Columns

February 24, 2014
On Colombia's Pacific coast, Buenaventura has been host to the worst violence seen in Colombia for years, as the interests of developers, local people, and paramilitary groups collide. 
February 21, 2014
The international media’s escalation of the Venezuelan crisis, and their complete silence regarding Haiti, highlights U.S. inconsistency in upholding the values of human rights and democracy.
February 20, 2014
That groups of armed peasants are more successful in controlling organized crime than the state should be a terrible embarrassment and public relations disaster for the government of Enrique Peña Nieto.
February 17, 2014
A proposed children’s rights law being considered by the Bolivian Congress is facing opposition from an unlikely source: a union representing the child workers themselves.
February 13, 2014
Last month, an article in Peru's penal code was modified to allow police and the military to use lethal force against protestors. Activist Elmer Campos Álvarez lives to tell the story.
February 12, 2014
Peace in Colombia is in a precarious position—says the literature on post-conflict countries. A 2003 report states that on average, 44% of countries emerging from civil war return to conflict within the first five years.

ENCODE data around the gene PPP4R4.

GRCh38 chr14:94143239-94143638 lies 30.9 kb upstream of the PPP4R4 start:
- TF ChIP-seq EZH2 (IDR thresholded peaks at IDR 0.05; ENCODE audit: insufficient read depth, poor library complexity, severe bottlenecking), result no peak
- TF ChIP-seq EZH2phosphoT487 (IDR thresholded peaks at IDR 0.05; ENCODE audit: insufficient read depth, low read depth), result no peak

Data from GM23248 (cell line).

February 11, 2014
While a subsection of Colombian society enjoys access to education, access to jobs, and racial privilege, the teenaged sons of the majority of the population put their lives on the line to protect what they themselves do not enjoy.
February 2, 2014
CONAMAQ, a federation of Bolivian highland indigenous peoples, has split into two parallel organizations after a bitter struggle. Is this the result of internal political conflict, or a government strategy to undermine opposition?
February 2, 2014
Credited with developing BRICs theory, Jim O'Neill is now onto a trendier acronym. According to his MINTs theory, Mexico’s competitive manufacturing edge and cheap and “flexible” labor will place the country among the ten most powerful economies.
February 1, 2014
In its January 5 Sunday opinion page, the Washington Post published a piece by key Iran-Contra perpetrator Elliott Abrams slandering left-leaning presidential candidate Salvador Sánchez Cerén of El Salvador.
January 31, 2014
According to DHS’s numbers, apprehensions of Central American migrants increased by 55 percent in 2013 over the previous year, with data that indicates an exodus coming primarily from Honduras, Guatemala, and El Salvador.
January 28, 2014
One of the emblemetic organizations resisting violence in Colombia provides insight into deeper truths about the political economy of conflict in the country. 
January 28, 2014
When Argentina’s Supreme Court upheld in October a media law that takes on press monopolies while promoting diversity in media ownership, journalists in the English-speaking North covered it as a blow to press freedom.
January 21, 2014
The most well known Venezuelan assistance to Haiti has come in the form of Venezuela's PetroCaribe program. But as the neighboring Dominican Republic passes controversial immigration control measures, Venezuela’s support has grown to encompass diplomatic assistance as well.    
January 17, 2014
Uruguay has earned a reputation as a democratic country, and the recent passage of laws implementing gay marriage and the legalization of cannabis confirmed its progressive stance. But becoming a top global exporter of iron ore could be a difficult test for this thriving democracy. 
January 17, 2014